Precise Communication

Effective communication is essential in aviation to ensure the coordination and safety of flights. The A/FD provides pilots with accurate communication frequencies for various facilities, enabling them to establish precise and reliable radio contact. By using the correct frequencies, pilots can seamlessly communicate with air traffic control, ground control, and other relevant parties throughout their flight.

Access to Essential Services

The A/FD contains valuable information about services available at airports, such as fuel availability, maintenance facilities, and dining options. By consulting the A/FD, pilots can plan their flights accordingly and ensure they have access to necessary resources during their visit to a specific airport. This information is particularly useful during long cross-country flights when pilots need to refuel or obtain other services.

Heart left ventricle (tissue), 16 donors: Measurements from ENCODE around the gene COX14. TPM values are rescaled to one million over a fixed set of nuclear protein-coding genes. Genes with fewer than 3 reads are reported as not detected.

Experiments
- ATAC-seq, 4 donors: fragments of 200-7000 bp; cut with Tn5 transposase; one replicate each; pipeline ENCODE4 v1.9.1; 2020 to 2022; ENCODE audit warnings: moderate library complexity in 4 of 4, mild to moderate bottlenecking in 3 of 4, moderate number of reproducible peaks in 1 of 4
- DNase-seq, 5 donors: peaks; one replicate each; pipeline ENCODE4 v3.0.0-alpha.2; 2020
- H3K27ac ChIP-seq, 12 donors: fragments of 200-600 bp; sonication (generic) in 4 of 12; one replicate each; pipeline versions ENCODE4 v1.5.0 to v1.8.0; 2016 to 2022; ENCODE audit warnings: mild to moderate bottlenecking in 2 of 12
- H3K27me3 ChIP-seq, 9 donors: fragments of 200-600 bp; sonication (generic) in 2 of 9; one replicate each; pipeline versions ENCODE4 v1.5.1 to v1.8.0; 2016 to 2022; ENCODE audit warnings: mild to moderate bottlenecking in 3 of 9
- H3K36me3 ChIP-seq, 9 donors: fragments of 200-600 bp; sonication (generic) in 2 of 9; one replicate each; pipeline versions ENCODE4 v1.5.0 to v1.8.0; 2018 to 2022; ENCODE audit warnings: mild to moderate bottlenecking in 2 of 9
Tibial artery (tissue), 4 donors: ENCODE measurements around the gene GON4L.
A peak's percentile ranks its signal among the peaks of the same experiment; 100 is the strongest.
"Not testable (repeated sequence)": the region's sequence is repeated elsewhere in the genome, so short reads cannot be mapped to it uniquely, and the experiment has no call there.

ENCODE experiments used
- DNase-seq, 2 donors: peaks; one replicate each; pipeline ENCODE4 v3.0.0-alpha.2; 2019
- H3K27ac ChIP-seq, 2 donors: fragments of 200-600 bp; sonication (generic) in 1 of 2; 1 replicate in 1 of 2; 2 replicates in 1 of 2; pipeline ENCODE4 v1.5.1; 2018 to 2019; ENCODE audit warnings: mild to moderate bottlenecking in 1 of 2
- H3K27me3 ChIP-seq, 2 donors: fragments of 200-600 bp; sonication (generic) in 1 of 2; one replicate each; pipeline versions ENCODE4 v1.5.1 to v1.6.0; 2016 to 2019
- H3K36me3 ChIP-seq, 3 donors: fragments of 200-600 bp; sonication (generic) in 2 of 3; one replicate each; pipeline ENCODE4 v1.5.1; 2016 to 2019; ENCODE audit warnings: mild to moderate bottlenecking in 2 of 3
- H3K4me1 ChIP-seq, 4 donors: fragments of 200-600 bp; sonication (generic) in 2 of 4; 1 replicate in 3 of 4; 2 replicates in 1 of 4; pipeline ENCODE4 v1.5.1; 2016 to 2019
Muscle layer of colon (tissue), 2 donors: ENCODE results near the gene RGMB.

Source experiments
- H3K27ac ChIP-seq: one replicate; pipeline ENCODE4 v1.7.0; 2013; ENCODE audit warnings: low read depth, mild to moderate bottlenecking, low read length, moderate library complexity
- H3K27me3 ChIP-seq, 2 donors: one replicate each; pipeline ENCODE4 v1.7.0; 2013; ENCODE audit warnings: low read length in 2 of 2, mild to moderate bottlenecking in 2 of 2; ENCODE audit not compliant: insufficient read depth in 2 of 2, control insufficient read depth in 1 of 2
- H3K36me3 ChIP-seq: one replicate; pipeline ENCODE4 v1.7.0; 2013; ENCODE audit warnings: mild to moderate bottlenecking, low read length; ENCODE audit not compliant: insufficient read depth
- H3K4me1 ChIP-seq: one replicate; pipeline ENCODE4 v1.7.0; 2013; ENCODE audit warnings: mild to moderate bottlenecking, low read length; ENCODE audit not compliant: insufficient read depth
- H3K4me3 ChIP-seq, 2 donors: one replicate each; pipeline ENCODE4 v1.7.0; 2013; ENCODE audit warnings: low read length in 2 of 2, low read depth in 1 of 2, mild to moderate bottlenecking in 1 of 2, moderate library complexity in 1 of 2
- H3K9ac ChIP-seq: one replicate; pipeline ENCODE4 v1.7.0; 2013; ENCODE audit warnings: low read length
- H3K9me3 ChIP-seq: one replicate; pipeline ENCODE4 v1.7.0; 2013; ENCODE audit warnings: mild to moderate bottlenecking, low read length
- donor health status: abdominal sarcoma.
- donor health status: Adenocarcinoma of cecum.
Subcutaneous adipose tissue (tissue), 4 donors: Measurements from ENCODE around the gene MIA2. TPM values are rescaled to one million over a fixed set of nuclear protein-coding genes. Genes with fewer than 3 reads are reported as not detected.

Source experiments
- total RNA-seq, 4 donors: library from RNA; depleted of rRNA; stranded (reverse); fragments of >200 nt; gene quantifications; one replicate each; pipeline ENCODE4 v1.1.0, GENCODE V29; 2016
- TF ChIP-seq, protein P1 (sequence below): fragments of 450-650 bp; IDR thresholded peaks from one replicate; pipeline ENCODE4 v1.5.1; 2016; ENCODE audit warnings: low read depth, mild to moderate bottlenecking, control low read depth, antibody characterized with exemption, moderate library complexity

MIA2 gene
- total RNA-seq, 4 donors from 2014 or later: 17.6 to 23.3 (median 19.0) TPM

The Airport/Facility Directory serves as a comprehensive guide for aviation professionals, providing them with essential information about airports, communication frequencies, and additional resources. By utilizing this valuable resource, pilots can enhance their situational awareness, ensure effective communication, and access necessary services. It is a vital tool that contributes to the safety and efficiency of aviation operations.

For More: What is NAV in Aviation? (Navigation Receiver)